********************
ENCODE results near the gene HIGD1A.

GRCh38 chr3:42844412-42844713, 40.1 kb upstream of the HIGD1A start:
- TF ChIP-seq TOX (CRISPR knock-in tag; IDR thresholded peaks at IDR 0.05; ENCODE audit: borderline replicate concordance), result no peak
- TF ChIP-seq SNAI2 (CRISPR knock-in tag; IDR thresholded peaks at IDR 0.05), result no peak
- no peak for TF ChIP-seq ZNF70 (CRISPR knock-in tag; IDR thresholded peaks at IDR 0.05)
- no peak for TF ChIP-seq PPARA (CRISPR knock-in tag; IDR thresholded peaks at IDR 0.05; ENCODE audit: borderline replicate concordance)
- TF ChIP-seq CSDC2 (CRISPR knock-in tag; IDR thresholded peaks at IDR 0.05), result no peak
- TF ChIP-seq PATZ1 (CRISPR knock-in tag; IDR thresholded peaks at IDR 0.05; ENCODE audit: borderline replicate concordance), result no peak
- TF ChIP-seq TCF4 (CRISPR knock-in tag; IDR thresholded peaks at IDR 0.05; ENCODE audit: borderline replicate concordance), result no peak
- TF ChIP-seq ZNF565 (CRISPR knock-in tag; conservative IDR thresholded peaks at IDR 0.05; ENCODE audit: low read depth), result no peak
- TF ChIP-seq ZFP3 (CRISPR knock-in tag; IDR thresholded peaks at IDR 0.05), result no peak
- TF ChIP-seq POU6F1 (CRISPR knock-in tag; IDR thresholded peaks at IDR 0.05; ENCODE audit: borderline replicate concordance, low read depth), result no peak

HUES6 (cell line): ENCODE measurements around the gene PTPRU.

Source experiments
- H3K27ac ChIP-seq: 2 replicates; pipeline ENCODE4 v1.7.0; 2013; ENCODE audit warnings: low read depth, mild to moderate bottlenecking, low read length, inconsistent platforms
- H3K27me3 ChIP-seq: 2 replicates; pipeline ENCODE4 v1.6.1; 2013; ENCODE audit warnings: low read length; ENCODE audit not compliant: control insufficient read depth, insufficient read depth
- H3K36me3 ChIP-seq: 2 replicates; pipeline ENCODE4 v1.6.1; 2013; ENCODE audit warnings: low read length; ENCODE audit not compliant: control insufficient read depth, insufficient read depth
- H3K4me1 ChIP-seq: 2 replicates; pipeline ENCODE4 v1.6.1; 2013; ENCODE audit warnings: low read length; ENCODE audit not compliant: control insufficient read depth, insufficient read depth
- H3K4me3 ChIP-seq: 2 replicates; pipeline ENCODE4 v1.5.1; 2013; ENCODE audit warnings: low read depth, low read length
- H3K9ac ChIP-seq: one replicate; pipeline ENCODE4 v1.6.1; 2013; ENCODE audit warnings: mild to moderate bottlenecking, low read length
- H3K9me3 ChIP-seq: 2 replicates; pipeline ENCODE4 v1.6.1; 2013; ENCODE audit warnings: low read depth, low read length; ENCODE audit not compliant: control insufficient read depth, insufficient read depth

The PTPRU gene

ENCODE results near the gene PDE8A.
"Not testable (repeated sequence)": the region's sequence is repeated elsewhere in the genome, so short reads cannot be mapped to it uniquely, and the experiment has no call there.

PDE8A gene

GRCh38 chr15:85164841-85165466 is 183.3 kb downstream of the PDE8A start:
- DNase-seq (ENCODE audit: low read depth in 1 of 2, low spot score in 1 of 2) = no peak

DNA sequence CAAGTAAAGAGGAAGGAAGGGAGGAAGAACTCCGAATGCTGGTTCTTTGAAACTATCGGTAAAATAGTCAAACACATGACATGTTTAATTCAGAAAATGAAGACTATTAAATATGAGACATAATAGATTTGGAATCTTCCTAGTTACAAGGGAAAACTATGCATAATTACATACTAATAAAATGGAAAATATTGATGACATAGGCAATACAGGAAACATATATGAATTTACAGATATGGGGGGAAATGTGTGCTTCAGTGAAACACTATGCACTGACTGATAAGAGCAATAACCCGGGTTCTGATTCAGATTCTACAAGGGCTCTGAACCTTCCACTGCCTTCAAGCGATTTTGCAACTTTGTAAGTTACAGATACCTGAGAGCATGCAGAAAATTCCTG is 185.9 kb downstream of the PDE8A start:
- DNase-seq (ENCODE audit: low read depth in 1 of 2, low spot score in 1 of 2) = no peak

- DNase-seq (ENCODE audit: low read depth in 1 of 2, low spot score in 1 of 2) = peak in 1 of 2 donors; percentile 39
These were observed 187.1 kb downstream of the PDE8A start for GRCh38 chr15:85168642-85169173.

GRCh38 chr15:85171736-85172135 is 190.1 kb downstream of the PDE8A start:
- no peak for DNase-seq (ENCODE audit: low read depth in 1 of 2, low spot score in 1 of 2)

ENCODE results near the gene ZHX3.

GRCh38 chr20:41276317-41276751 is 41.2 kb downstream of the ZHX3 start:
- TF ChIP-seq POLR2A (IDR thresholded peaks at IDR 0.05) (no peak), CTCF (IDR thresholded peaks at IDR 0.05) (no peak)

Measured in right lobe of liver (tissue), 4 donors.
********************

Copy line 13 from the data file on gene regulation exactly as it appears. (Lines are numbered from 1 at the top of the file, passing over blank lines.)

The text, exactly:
HUES6 (cell line): ENCODE measurements around the gene PTPRU.